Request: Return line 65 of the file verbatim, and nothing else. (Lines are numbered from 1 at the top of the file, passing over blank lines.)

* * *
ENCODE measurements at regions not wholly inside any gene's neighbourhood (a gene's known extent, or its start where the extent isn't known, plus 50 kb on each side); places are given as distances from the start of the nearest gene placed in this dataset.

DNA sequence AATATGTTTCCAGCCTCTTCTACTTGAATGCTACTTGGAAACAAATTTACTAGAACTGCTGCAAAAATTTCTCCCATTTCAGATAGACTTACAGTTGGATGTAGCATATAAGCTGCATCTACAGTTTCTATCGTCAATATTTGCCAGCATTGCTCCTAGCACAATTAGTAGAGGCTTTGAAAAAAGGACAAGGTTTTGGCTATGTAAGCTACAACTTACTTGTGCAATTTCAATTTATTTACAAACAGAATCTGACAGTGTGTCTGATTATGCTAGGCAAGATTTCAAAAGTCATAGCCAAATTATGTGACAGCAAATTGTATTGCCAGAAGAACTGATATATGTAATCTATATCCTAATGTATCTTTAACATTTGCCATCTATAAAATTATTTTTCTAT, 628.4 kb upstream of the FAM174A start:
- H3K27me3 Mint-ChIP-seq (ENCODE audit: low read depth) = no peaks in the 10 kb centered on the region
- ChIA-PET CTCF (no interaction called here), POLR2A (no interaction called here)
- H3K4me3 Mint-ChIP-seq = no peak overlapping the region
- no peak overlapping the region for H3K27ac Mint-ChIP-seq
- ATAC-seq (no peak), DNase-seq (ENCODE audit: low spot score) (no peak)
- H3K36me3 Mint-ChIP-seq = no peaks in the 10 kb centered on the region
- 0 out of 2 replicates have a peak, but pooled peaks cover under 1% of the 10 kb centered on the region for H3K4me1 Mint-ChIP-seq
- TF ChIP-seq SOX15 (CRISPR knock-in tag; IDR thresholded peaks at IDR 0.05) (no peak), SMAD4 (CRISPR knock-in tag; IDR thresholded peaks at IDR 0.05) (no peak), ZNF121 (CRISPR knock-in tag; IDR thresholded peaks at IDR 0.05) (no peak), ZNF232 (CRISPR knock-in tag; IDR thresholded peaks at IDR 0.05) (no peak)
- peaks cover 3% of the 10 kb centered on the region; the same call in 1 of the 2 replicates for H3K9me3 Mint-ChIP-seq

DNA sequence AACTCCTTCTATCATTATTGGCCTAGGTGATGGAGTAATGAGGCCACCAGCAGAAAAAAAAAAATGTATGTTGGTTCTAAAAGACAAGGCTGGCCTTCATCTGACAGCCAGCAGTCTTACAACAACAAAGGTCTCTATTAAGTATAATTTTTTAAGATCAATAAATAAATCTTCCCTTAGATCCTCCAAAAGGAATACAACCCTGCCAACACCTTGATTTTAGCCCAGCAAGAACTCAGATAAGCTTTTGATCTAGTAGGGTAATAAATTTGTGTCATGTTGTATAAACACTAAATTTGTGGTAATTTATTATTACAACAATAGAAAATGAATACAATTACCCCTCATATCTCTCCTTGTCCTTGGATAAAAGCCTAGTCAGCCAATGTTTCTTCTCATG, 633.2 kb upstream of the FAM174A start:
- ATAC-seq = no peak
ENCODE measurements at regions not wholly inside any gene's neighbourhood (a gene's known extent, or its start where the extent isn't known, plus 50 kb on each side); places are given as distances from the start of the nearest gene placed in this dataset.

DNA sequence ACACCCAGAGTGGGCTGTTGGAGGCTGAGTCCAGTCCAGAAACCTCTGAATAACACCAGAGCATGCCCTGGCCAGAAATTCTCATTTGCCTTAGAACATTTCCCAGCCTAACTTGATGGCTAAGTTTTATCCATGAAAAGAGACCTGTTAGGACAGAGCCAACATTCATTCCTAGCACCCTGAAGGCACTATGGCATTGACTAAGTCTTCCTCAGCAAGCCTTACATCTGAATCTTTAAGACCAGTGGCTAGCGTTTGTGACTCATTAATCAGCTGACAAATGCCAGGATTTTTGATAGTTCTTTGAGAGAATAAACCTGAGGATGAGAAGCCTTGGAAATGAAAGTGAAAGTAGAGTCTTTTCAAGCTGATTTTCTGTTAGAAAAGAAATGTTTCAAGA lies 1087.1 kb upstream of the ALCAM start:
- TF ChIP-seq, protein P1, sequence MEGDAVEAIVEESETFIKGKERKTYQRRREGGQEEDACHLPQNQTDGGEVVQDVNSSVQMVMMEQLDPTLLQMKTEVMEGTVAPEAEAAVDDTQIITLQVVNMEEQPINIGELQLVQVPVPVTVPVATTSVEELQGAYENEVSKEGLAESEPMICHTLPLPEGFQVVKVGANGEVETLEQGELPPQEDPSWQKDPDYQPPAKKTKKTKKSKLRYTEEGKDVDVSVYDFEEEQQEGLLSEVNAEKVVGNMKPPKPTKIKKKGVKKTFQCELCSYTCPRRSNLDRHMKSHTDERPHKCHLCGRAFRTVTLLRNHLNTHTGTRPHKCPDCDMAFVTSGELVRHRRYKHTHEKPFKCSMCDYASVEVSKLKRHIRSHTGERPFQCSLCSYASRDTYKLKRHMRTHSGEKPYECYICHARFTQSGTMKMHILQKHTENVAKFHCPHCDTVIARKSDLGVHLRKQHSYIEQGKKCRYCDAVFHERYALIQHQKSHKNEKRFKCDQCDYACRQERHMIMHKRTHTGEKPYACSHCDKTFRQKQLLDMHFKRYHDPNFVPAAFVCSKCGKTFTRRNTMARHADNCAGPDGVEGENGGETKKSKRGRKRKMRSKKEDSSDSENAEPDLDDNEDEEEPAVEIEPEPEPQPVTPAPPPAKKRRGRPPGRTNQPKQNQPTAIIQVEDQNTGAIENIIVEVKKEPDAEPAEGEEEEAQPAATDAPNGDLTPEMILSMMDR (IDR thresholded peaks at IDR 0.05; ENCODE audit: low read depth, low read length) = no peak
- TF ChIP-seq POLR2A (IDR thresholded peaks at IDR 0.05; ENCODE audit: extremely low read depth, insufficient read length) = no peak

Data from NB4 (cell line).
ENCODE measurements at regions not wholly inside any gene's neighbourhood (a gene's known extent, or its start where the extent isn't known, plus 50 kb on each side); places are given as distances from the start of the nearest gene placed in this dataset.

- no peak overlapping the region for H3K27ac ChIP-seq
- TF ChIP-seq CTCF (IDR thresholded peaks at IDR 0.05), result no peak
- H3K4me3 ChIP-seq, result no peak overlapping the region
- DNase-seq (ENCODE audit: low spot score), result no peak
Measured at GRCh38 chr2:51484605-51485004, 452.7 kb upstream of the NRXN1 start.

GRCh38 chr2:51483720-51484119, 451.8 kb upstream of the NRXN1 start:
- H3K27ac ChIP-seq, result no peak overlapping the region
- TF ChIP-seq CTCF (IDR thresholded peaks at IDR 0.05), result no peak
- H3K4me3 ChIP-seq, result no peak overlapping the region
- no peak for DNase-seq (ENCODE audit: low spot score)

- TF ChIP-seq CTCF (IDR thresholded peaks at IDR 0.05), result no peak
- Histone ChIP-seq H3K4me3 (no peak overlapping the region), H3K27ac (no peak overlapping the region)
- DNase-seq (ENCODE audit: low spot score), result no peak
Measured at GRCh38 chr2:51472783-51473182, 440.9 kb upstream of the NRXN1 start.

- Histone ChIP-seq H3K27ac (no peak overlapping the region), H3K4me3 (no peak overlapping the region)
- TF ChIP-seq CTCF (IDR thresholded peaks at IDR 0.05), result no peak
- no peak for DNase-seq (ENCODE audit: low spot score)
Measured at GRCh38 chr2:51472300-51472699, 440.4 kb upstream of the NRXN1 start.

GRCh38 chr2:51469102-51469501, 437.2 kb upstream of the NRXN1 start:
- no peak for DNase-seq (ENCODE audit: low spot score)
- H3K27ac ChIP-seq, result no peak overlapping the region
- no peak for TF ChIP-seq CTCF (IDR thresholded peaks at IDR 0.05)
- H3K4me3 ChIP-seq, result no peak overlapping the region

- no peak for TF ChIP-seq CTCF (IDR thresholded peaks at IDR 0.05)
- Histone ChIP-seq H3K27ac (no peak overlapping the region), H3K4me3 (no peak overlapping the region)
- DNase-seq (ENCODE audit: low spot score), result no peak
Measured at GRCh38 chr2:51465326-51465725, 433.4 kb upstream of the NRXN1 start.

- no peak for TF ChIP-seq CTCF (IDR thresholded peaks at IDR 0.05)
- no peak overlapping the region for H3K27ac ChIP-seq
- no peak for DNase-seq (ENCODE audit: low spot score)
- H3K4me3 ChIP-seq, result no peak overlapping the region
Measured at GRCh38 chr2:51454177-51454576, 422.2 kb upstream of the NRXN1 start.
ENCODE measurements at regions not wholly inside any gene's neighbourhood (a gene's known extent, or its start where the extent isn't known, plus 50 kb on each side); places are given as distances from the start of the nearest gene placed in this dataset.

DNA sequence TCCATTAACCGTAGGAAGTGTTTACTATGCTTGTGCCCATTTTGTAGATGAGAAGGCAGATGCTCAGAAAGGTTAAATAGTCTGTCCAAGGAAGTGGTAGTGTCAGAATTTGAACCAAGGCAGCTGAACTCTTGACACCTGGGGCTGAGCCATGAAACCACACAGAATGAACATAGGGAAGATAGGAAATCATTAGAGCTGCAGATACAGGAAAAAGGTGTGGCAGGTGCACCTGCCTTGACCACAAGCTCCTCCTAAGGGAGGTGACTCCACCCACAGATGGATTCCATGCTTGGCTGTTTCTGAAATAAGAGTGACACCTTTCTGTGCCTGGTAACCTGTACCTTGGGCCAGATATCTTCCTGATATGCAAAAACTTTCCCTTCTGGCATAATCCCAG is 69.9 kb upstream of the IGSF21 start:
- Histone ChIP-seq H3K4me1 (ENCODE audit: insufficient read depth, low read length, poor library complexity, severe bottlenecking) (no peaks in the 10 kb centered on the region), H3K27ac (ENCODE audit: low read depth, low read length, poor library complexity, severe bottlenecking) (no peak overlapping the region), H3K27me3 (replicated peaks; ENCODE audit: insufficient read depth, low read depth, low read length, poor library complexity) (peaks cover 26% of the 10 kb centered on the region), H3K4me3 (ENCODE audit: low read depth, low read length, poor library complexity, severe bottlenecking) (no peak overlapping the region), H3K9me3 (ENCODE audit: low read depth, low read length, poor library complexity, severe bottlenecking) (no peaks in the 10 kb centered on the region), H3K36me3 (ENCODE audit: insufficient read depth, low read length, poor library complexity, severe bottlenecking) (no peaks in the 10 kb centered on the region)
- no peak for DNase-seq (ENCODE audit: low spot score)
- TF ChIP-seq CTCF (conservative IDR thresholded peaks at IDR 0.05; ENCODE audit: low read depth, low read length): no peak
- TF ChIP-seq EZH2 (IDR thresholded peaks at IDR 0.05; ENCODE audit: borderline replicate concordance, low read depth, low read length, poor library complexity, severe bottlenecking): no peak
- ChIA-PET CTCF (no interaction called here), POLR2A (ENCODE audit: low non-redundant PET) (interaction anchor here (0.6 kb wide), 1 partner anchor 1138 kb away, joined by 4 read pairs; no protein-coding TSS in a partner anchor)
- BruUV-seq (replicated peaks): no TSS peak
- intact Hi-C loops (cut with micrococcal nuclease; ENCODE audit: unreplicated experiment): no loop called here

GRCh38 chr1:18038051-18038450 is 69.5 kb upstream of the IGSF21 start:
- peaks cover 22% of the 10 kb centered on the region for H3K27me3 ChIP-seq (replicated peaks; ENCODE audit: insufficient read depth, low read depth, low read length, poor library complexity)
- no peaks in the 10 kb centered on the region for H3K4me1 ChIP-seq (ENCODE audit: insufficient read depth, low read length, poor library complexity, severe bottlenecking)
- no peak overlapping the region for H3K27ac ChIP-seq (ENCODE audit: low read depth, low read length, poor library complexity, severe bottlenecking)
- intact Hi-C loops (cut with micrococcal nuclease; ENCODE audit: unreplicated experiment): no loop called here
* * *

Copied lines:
- intact Hi-C loops (cut with micrococcal nuclease; ENCODE audit: unreplicated experiment): no loop called here